“If you’re at the beginning of your STEMM journey, my advice is be to open to new opportunities and network! … Remember that growth only happens outside your comfort zone, so don’t be afraid to try. You are more capable than your think!”
Jocelyne Mulangala is a final year PhD student at the University of Adelaide, based at the South Australian Health and Medical Research Institute (SAHMRI) in Adelaide, South Australia. Her research is in the field of cardiovascular diseases, focusing in understanding the role that vascular calcification plays in driving peripheral arterial disease (PAD). Jocelyne graduated from the University of Adelaide in 2016 with a Bachelor of Health Sciences (Honours). After receiving a first class honours, she decided to embark on her doctoral studies in 2017 to continue her Honours research into calcification and angiogenesis.
Jocelyne is a young research scientist with focused goals and aspirations into medical research. She has a training degree in Aged Care and her passion for this cause is evident through her doctoral studies. She pursued a PhD pathway because of her deep desire to discover the underlying biological causes of diseases – something that she constantly witnesses in her ongoing commitment to caring for the aged community. As part of her academic career, Jocelyne has had great research success and has presented her research at both national and international conferences and has been awarded some prestigious awards for her work.
Aside from her PhD, Jocelyne dedicates her spare time in educating, teaching and mentoring younger generations to pursue careers in STEM. She is extremely passionate about diversity in STEMM and is an advocate for change for women of minority and marginalised groups. Jocelyne strongly believes in the power of social media to drive and assist in the recognition of STEM in the community, and demonstrates this passion and belief on her science Instagram blog, the.science_catapillar which she launched early 2019. She started this page with the aim to engage and share her passion for science with the community, in the hope of empowering and motivating girls to pursue careers in STEM. So far, she has grown networks with numerous other science communicators around the world and has found it to be such a rewarding experience. Her passion has allowed her to give invited talks to high school students to share her experience as a woman working in STEM and providing insight and advice on what it entails working in STEM fields.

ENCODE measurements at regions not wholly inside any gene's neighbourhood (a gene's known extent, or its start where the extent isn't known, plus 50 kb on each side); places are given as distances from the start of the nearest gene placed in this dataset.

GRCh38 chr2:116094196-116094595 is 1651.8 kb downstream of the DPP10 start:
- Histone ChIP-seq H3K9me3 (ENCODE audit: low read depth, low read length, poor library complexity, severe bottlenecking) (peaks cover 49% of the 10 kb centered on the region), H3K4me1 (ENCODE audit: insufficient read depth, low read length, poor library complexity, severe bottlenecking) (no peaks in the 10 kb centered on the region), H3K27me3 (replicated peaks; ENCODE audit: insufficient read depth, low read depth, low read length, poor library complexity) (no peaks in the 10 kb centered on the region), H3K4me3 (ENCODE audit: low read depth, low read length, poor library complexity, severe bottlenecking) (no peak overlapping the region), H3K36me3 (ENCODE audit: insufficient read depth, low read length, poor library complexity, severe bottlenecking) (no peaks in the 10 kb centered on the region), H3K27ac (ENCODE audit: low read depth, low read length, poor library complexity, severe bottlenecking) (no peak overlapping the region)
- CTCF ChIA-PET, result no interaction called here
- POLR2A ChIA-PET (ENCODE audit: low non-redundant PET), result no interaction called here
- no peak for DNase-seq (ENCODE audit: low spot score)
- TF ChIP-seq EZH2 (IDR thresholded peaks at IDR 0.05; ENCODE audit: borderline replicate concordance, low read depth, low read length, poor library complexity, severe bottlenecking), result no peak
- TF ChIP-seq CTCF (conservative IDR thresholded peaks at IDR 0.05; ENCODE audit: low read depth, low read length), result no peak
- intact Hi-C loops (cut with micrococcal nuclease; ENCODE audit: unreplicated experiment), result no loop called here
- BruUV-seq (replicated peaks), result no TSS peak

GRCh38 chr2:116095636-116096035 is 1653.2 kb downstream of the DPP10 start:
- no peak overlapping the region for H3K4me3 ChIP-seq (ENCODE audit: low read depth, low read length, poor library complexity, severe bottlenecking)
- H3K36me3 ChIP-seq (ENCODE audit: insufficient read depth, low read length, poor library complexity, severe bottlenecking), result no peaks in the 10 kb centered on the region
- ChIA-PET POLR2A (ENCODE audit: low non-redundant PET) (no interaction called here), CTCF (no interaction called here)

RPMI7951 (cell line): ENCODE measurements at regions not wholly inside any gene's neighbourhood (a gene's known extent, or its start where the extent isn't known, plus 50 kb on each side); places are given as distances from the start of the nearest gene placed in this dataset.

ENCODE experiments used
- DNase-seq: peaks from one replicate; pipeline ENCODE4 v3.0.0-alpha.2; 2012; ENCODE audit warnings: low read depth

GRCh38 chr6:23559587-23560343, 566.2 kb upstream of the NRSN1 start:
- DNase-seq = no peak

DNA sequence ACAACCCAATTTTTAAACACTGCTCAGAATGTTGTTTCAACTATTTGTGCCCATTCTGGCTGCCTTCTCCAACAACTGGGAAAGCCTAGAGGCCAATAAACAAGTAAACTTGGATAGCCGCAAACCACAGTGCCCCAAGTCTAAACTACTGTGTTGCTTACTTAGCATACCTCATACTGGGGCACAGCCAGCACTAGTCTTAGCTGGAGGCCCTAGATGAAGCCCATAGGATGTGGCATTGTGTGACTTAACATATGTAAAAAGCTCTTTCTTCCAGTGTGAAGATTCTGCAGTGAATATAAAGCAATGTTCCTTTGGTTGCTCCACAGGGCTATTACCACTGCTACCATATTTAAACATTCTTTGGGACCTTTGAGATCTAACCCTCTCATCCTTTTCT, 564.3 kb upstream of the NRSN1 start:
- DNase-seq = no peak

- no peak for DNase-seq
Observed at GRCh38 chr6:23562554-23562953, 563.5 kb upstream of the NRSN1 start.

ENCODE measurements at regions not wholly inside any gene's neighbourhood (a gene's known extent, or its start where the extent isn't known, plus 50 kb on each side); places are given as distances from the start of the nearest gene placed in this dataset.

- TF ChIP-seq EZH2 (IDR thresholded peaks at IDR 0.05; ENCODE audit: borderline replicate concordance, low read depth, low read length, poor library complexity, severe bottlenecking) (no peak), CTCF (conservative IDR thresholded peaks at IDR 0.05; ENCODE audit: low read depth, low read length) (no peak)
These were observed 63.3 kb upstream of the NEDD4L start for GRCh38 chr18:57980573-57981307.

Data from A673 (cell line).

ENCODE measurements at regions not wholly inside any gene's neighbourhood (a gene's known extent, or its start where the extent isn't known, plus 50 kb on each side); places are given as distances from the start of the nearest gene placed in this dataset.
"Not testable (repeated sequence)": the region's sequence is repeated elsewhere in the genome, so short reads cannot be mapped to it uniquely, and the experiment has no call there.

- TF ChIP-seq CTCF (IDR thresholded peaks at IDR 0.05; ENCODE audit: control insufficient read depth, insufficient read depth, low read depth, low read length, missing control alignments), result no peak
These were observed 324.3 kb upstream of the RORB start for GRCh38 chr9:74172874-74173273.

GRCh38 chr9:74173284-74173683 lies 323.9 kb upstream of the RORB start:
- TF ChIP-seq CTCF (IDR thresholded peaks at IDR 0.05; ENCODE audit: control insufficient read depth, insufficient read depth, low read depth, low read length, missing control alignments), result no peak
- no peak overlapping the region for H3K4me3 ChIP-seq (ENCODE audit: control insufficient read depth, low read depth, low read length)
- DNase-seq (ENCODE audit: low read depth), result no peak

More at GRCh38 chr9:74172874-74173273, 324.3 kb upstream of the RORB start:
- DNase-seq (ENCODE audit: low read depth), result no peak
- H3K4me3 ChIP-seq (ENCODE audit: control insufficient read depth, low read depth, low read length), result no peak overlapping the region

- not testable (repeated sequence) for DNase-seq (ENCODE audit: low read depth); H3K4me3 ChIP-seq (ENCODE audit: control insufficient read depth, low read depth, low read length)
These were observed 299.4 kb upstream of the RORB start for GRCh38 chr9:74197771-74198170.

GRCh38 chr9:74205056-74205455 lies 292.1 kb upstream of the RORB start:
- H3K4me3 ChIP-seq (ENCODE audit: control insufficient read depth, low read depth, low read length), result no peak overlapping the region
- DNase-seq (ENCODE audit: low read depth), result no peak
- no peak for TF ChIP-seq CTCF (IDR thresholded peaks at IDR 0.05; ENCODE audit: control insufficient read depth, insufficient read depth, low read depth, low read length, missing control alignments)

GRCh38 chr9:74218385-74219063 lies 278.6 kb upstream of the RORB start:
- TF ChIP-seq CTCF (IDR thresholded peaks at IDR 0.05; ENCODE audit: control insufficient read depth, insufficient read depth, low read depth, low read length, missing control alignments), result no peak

What inspired you to do science? Have you always liked STEMM?
Growing up, I have always enjoyed science and mainly discovered this during my high school biology and chemistry classes. I also come from a family of medical professionals and so this helped shape me to want to pursue my career in STEMM. My other main inspiration for pursuing STEMM came from my role working as a personal care worker, as I often witness the burden that diseases can have on an individual’s quality of life.
What was the key thing that helped you get to where you are today?
The key things that have kept me going throughout my studies have been the “3 P’s – persistence, perseverance and patience”. I have experienced numerous failures inside and outside the lab. Each time, I learned to be patient and persevere to achieve my original goal despite the hurdles. This has helped shape a better mindset and to realise that despite the setbacks, things always work out in the end!
What is the one piece of advice you would give to women just starting their careers in STEMM?
If you’re at the beginning of your STEMM journey, my advice is be to open to new opportunities and network! During my undergraduate and post-graduate life, I was always afraid of stepping out of my comfort zone and missed out on many opportunities. Don’t be afraid to join that committee, say yes to that invite to give presentation at a conference; as this is the only way you’ll improve your skills for communication and meet new people outside of your circle. Remember that growth only happens outside your comfort zone, so don’t be afraid to try. You are more capable than your think!
How can we best support the next generation of women in STEMM?
The best way to support the next generation of women stepping into STEM is to provide great mentoring. We must begin to introduce STEM to girls early in childhood so that they can grow with the idea that STEM is diverse and inclusive to anyone, despite of their gender, race or ethnicity. They need to be exposed to good mentors and role models early in their academic life, and this can be achieved through programs and activities in classrooms and through other community outreach programs. I also believe there needs to be greater efforts to help increase the visibility of all women in STEM, particularly for minority group as representation is extremely important.
How do you cope with self‐doubt? How do you cope with imposter syndrome?
As a PhD student, imposter syndrome is something I experience so often. The crippling thoughts of not being good enough at what you do can have very negative effects on one’s mental health. My coping mechanism when I experience this is by reminding myself of how far I’ve come and what I’ve overcome to get to where I am so far. Each time I do this, I realise that I’m on the right path and I’m doing well.